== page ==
When a Will is signed (sometimes phrased in legal terms as ‘executed’), there are a number of formalities that must be followed, otherwise the Will can be invalid

  • you and your witnesses must be in the same room for the whole process
  • you must not leave anything in your Will to your witnesses or their spouses
  • your witnesses cannot be blind
  • your witnesses must be 18 or over and must see you sign the Will
  • you must use your usual signature
  • you must see each witness sign the Will and they must see each other sign it
  • the Will ought to be dated with the correct date
  • the Will was signed before death

If all these requirements are not followed, the Will may be invalid and this could mean an earlier Will comes into play (if one was written) or the intestacy rules apply (where there is no Will). As a result, the estate (including property, cash, savings and assets) may pass to someone not named in the Will or it may be divided in different proportions, sometimes these are significantly different.

Based in St Albans, Hertfordshire, we have experience in representing people dealing with this type of Will dispute and can help you, if you are worried that the correct formalities were not all followed or if someone else has raised the issue.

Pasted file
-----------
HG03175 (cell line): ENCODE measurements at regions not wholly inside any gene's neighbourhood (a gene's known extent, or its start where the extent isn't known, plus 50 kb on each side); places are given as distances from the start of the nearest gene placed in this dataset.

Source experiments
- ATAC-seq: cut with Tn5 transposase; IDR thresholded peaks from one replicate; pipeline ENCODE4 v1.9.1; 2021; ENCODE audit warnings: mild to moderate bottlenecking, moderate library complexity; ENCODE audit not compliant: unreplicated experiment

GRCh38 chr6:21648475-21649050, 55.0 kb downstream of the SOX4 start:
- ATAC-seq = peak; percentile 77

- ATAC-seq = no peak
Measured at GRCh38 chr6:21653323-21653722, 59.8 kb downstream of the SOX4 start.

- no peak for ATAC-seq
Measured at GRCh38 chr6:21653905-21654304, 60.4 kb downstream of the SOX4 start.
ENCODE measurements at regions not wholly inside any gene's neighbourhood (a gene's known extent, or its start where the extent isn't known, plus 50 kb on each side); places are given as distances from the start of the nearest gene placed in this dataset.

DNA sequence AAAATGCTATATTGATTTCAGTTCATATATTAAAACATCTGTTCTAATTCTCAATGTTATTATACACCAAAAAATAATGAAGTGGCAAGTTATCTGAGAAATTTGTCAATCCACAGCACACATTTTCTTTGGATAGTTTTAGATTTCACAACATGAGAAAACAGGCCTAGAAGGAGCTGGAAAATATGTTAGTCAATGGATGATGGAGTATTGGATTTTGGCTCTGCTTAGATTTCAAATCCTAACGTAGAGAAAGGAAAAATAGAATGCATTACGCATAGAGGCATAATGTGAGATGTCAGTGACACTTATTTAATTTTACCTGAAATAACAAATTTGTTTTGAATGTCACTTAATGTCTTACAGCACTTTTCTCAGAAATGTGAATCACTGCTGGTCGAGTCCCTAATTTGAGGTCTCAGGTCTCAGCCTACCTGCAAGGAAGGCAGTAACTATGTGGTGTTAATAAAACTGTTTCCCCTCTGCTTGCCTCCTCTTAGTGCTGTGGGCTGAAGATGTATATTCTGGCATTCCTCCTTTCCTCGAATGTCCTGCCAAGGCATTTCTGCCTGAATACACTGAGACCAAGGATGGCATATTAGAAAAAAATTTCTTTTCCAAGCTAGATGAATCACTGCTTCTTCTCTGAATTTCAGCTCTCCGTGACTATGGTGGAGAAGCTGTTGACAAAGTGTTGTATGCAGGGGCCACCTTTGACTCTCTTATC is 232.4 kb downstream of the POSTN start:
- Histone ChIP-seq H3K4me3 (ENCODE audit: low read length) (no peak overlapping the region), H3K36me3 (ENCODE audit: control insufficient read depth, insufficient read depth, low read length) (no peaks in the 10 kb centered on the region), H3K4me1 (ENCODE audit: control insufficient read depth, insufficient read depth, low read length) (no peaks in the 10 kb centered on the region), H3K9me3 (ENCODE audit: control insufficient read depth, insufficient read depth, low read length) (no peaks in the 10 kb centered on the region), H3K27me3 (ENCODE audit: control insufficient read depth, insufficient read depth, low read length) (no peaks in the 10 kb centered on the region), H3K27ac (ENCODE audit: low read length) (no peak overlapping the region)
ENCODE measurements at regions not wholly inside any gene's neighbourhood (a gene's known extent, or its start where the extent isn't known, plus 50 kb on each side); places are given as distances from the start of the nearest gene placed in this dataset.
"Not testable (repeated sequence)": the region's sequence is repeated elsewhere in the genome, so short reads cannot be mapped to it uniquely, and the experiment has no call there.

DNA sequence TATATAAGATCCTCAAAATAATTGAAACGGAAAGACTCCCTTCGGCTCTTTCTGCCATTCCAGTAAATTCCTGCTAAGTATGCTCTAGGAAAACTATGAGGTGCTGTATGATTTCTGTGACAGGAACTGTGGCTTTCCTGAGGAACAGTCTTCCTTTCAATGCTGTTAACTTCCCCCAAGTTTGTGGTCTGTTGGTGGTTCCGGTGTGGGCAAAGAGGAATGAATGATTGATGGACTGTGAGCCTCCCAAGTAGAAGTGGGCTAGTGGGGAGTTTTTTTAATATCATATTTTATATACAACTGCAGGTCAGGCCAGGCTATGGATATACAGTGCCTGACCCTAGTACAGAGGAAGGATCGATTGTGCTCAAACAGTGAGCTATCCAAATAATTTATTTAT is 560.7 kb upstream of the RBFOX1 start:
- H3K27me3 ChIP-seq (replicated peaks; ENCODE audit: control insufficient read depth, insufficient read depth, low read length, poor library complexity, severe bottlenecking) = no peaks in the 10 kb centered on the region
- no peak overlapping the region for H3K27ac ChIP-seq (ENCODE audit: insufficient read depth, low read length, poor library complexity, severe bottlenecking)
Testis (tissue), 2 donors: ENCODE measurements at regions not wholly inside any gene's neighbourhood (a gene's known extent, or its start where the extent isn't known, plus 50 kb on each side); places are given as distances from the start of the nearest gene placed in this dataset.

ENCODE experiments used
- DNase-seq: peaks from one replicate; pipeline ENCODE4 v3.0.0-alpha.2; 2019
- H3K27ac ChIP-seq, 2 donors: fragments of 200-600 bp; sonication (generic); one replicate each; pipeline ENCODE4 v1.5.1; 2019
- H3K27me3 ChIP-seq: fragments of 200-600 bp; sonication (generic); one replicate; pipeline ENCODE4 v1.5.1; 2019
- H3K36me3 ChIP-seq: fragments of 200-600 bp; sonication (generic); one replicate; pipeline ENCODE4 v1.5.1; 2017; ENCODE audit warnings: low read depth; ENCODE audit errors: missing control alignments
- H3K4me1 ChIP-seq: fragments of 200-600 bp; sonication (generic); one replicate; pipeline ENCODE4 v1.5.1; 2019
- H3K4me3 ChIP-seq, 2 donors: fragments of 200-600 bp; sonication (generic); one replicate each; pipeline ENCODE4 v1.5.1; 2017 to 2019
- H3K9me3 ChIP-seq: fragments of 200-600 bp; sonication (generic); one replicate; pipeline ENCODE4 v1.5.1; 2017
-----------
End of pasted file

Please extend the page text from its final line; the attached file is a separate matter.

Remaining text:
As well as making enquiries with the witnesses to the Will and any other relevant people (especially where there are disputes involving trustees and executors), we can pursue other investigations, where claims are made that:

In an increasing number of cases, questions over possibly forged signatures arise. Usually this would be the signature of the person that made the Will, but in some cases it is the signature of one or both witnesses that has been forged. Analysis by an experienced expert in questionable documents forensic examination can be vital in these circumstances to ensure you get the result you want.

If you believe that a Will has not been signed. witnessed or drafted correctly, please contact us today for assistance.